This episode of the podcast is brought to you by Tracksmith, which makes classically stylish, cutting-edge apparel for real-world athletes. Visit tracksmith.com/mario and use code Mario15 at checkout to save $15 on your first purchase of $75 or more. It’s also sponsored by WHOOP, a fitness wearable that helps you sleep better, recover faster, and train smarter. Learn more at WHOOP.com and enter “Mario” at checkout to save 15% on a membership.

    Complete show notes: https://themorningshakeout.com/podcast-episode-115-with-karen-boen/

    Sign up here to get the morning shakeout email newsletter delivere

    • 1h 57 min
    Episode 114 | Mary Cain

    Episode 114 | Mary Cain

    “I have a lot of goals in running and I have a lot of dreams in running but I feel like I love to run—period, end of sentence. And if that is kind of all I’m ever going to say about my running career from here on out, I’d maybe be a little bit disappointed, but at the end of the day, I want to run when I’m 80. I want to run with my family, I want to run with my friends, I want to run with my dog, and those miles that I can put in going forward, I hope they lead to really cool things on the track, but if they lead to really cool things through, you know, other opportunities that come forward in the future, that would be just as cool. So maybe looking ahead, I’m not trying to write my future out maybe like I used to, I’m just trying to go a little bit more with the flow and see where the run takes me.”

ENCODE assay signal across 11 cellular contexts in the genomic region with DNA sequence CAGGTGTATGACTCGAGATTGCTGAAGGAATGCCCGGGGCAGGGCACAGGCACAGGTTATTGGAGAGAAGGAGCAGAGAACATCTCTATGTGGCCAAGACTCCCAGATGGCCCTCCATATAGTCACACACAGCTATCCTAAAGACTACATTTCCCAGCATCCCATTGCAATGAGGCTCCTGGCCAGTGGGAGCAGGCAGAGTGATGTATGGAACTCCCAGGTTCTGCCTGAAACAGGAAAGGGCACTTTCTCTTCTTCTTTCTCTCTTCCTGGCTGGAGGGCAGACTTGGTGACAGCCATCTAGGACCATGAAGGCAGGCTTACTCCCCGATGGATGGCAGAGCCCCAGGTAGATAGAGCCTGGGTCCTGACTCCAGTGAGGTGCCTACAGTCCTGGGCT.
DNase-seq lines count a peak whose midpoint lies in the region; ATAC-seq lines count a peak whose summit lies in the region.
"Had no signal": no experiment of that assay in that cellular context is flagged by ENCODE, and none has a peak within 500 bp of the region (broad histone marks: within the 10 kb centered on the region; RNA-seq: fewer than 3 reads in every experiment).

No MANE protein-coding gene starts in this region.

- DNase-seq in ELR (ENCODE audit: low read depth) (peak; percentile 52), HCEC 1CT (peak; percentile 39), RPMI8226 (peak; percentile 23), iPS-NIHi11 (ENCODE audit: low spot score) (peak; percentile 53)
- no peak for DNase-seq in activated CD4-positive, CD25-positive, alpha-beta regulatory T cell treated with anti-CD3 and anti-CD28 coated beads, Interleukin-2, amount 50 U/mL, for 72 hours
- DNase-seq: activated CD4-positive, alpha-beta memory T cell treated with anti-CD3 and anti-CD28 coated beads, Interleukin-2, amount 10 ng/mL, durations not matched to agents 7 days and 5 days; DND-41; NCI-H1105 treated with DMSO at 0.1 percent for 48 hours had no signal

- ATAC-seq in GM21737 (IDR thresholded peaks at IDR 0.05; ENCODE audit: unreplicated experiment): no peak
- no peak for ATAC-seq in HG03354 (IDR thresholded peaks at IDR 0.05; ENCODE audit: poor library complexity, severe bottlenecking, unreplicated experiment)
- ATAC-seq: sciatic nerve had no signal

Mary Cain is the youngest American athlete ever to represent the United States at the World Championships, which she did in 2013 as a 17-year-old high school phenom, finishing 10th in the 1500m final. Earlier that year, she broke numerous high school and junior records from 800m through the 5000. She turned professional in the fall of 2013, joining the Nike Oregon Project under coach Alberto Salazar in Portland, Oregon.